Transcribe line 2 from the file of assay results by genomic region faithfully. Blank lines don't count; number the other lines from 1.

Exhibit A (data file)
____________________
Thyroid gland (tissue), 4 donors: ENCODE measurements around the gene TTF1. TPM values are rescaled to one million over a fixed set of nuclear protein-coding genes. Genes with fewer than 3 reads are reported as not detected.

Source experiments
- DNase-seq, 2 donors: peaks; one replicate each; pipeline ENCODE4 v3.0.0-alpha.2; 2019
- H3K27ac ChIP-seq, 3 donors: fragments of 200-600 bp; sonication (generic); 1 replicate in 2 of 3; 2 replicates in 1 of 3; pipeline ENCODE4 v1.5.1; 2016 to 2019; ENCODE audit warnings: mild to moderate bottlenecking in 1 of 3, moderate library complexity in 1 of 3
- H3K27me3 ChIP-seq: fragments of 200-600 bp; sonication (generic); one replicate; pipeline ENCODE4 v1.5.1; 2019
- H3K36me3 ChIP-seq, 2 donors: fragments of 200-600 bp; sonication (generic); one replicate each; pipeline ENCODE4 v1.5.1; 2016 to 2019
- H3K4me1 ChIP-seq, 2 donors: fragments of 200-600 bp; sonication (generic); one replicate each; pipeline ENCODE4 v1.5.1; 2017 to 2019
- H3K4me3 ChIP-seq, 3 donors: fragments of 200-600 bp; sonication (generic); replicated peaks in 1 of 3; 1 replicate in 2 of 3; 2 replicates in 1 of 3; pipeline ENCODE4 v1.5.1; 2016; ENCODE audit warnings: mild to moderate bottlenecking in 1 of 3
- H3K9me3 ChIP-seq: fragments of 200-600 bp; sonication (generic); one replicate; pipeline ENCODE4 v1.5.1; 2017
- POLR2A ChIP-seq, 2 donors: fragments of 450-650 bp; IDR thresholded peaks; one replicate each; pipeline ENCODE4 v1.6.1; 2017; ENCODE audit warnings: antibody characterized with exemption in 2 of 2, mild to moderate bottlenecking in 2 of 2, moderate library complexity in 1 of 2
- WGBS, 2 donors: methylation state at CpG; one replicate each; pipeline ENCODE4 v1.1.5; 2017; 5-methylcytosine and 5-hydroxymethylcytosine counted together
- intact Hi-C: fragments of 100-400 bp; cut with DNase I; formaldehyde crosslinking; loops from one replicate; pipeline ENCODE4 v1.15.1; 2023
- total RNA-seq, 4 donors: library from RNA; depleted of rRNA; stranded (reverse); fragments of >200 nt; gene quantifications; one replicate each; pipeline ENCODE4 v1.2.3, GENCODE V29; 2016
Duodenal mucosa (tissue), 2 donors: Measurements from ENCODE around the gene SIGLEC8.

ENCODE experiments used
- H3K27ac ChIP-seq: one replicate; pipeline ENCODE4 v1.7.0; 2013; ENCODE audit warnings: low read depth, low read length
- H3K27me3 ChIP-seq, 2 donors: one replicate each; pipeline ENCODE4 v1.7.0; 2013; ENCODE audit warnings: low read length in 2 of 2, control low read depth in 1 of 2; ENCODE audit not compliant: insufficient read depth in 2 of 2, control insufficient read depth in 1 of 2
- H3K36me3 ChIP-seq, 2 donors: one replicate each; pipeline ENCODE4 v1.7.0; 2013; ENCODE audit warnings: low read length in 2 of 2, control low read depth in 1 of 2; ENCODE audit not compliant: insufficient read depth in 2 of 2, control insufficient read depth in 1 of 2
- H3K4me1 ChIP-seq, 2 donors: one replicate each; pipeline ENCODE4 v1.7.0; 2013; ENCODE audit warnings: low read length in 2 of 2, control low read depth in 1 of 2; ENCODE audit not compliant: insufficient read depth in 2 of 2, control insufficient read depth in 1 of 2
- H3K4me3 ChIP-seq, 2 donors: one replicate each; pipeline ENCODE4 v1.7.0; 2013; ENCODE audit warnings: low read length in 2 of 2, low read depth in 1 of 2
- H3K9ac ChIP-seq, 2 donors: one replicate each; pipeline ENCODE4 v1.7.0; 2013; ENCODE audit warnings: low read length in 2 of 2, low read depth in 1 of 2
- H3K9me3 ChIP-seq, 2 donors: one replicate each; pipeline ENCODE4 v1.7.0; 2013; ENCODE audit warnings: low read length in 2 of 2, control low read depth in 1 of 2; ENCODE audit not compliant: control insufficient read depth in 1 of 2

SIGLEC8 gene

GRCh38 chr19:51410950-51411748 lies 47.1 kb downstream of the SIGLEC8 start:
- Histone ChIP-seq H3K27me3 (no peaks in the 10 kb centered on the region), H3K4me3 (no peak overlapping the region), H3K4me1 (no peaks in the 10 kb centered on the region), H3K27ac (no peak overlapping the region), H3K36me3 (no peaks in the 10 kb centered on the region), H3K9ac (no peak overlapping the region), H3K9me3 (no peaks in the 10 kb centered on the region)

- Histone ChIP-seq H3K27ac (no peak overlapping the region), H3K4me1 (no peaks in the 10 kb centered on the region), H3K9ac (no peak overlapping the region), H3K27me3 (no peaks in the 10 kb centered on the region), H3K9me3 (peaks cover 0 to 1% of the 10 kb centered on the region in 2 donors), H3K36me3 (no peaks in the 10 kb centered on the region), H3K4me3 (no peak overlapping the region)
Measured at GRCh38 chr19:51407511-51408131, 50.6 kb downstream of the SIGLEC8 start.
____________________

Source experiments